The signs and symptoms of Blepharophimosis, Ptosis, and Epicanthus Inversus Syndrome Type 2 may include the following:

Very frequently present symptoms in 80-99% of the cases:

  • Blepharophimosis
  • Depressed nasal bridge
  • Epicanthus
  • Ptosis

Frequently present symptoms in 30-79% of the cases:

  • Abnormality of the lacrimal duct
  • Myopia
  • Premature ovarian insufficiency

Occasionally present symptoms in 5-29% of the cases:

  • Nystagmus
  • Strabismus
  • Synophrys

Some additional signs and symptoms that may be present in some affected individuals:

  • Abnormality of the breast
  • Abnormality of the hair
  • Amenorrhea
  • Cupped ear
  • Epicanthus inversus
  • Female infertility
  • High palate
  • Hypermetropia
  • Hypoplasia of the uterus
  • Increased circulating gonadotropin level
  • Microcornea
  • Microphthalmia
  • Telecanthus
  • Wide nasal bridge

(Source: Blepharophimosis, Ptosis, and Epicanthus Inversus Syndrome Type 2; Genetic and Rare Diseases Information Center (GARD) of National Center for Advancing Translational Sciences (NCATS), USA.)

How is Blepharophimosis, Ptosis, and Epicanthus Inversus Syndrome Type 2 Diagnosed?

Blepharophimosis, Ptosis, and Epicanthus Inversus Syndrome Type 2 is diagnosed on the basis of the following information:

  • Complete physical examination
  • Thorough medical history evaluation
  • Assessment of signs and symptoms
  • Laboratory tests
  • Imaging studies
  • Biopsy studies, if necessary

Many clinical conditions may have similar signs and symptoms. Your healthcare provider may perform additional tests to rule out other clinical conditions to arrive at a definitive diagnosis.

What are the possible Complications of Blepharophimosis, Ptosis, and Epicanthus Inversus Syndrome Type 2?

The complications of Blepharophimosis, Ptosis, and Epicanthus Inversus Syndrome Type 2 may include:

  • Impaired vision due to incomplete opening of eyelids
  • Infertility in affected females, if premature ovarian insufficiency is present
  • Early menopause due to premature ovarian insufficiency

Complications may occur with or without treatment, and in some cases, due to treatment also.

How is Blepharophimosis, Ptosis, and Epicanthus Inversus Syndrome Type 2 Treated?

  • There is no cure for Blepharophimosis, Ptosis, and Epicanthus Inversus Syndrome Type 2, since it is a genetic condition
  • The treatment is usually given to manage the signs and symptoms and any complication that develops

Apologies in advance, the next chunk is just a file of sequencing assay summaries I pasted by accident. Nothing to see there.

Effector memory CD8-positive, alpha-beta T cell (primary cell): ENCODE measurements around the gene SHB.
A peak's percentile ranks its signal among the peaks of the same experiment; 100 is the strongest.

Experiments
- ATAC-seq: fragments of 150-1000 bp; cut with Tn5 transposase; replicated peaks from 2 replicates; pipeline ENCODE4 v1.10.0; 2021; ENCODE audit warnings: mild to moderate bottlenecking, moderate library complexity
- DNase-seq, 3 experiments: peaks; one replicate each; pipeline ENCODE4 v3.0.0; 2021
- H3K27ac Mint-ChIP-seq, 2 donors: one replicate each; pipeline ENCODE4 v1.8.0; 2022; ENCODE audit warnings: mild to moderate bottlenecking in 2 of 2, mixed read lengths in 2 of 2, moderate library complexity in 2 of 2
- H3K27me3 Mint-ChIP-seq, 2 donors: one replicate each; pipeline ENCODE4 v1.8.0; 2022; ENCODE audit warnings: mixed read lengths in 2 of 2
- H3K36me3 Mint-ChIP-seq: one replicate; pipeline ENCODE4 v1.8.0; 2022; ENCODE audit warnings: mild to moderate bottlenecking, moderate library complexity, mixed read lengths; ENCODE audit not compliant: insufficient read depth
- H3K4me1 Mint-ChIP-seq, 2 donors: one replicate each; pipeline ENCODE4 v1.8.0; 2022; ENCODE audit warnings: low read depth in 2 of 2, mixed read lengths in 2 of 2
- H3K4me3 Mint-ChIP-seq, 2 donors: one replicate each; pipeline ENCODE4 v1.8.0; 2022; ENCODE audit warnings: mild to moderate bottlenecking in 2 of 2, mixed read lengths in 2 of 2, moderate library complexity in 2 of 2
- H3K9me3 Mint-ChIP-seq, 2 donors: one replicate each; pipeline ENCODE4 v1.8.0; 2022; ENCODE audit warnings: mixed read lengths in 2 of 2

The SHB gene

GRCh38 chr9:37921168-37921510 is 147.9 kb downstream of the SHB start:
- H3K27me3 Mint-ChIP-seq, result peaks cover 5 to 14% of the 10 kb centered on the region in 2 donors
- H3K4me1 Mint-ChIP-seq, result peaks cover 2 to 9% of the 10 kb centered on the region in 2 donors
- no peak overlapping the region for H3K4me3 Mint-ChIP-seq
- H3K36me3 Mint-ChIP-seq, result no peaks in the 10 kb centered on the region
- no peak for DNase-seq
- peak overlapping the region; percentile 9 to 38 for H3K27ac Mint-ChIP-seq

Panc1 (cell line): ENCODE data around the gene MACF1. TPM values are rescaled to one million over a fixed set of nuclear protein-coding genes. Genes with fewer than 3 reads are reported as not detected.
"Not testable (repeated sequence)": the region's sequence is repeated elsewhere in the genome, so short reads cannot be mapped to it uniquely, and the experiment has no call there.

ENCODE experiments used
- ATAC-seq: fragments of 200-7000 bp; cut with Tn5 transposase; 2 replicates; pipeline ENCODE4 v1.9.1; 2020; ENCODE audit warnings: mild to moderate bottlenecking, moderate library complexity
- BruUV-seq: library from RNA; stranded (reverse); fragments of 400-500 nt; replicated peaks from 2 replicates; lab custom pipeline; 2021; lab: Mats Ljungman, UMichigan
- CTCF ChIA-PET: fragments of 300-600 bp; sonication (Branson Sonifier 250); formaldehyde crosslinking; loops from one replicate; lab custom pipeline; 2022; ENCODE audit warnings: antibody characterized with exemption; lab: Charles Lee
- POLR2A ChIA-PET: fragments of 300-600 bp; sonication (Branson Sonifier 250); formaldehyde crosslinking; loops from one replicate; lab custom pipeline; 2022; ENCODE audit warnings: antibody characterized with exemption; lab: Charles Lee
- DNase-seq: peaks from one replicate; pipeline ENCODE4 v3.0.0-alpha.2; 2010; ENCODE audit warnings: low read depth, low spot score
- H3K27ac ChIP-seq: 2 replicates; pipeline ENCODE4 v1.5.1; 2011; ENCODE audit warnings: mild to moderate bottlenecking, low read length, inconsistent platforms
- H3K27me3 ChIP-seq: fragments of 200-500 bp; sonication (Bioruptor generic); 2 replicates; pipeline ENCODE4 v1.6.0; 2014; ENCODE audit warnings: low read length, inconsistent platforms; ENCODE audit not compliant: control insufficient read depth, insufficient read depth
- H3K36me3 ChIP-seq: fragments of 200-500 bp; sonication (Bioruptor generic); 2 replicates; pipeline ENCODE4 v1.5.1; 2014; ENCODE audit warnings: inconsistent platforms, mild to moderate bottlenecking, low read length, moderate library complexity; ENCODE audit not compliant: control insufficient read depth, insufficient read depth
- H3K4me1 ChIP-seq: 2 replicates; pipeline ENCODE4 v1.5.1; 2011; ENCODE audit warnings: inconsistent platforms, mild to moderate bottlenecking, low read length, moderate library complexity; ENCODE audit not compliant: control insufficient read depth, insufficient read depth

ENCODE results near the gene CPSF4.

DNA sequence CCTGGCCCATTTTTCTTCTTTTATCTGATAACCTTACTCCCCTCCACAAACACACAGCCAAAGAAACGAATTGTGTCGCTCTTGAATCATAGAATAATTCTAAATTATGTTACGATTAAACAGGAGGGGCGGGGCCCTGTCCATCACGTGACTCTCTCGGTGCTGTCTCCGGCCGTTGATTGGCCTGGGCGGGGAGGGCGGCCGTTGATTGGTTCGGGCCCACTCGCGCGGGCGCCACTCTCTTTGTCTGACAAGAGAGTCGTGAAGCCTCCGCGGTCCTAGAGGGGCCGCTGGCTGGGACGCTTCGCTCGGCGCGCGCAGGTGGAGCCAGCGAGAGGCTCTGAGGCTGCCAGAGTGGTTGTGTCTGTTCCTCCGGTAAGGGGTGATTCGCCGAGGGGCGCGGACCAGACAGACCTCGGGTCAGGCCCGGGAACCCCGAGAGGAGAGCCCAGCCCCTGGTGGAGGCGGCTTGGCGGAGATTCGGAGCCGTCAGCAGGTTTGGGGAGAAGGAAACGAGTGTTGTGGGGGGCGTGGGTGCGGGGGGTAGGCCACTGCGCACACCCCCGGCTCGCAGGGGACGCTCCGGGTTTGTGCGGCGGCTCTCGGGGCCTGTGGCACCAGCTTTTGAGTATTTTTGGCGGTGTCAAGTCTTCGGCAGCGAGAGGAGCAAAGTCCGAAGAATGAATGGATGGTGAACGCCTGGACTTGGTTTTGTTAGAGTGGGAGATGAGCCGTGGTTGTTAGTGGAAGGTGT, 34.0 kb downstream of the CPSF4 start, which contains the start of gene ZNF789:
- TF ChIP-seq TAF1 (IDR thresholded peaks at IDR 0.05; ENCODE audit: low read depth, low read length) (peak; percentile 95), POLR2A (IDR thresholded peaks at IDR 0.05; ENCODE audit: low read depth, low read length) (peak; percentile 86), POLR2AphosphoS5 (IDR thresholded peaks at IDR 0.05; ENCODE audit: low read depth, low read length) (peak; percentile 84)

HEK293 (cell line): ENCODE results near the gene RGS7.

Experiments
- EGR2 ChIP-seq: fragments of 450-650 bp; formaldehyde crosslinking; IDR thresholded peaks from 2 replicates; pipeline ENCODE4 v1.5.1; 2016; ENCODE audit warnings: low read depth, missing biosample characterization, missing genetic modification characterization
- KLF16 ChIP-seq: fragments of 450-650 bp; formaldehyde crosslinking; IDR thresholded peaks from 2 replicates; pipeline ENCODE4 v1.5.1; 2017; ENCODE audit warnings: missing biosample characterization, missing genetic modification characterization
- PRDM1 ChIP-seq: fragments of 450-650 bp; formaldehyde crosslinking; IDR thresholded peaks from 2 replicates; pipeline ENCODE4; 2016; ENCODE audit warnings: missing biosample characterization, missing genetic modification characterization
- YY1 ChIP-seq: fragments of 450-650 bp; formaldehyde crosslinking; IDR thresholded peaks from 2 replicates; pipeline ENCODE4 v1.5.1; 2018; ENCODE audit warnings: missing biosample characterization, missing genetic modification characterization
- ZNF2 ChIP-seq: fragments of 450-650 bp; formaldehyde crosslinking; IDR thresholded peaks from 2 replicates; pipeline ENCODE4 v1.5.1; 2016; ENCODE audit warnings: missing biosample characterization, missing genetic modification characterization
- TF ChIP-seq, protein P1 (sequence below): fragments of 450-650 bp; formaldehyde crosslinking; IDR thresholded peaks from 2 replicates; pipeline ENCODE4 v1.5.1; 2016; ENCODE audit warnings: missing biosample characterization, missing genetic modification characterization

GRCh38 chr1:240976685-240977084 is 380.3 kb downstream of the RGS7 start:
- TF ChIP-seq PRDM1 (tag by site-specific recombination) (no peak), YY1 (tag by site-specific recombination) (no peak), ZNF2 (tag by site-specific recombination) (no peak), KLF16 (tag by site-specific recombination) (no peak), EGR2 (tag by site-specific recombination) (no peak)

• Surgical repair of eyelids to help the eyelids open properly

How can Blepharophimosis, Ptosis, and Epicanthus Inversus Syndrome Type 2 be Prevented?

Blepharophimosis, Ptosis, and Epicanthus Inversus Syndrome Type 2 may not be preventable, since it is a genetic disorder.

  • Genetic testing of the expecting parents (and related family members) and prenatal diagnosis (molecular testing of the fetus during pregnancy) may help in understanding the risks better during pregnancy
  • If there is a family history of the condition, then genetic counseling will help assess risks, before planning for a child
  • Active research is currently being performed to explore the possibilities for treatment and prevention of inherited and acquired genetic disorders
  • Regular medical screening at periodic intervals with tests and physical examinations are recommended

What is the Prognosis of Blepharophimosis, Ptosis, and Epicanthus Inversus Syndrome Type 2? (Outcomes/Resolutions)

  • The prognosis of Blepharophimosis, Ptosis, and Epicanthus Inversus Syndrome Type 2 is good
  • The affected individuals are known to have a normal lifespan 

Additional and Relevant Useful Information for Blepharophimosis, Ptosis, and Epicanthus Inversus Syndrome Type 2:

The following DoveMed website link is a useful resource for additional information:

http://www.dovemed.com/diseases-conditions/rare-disorders/

What are some Useful Resources for Additional Information?


References and Information Sources used for the Article:


Helpful Peer-Reviewed Medical Articles:


Reviewed and Approved by a member of the DoveMed Editorial Board
First uploaded: May 2, 2018
Last updated: May 2, 2018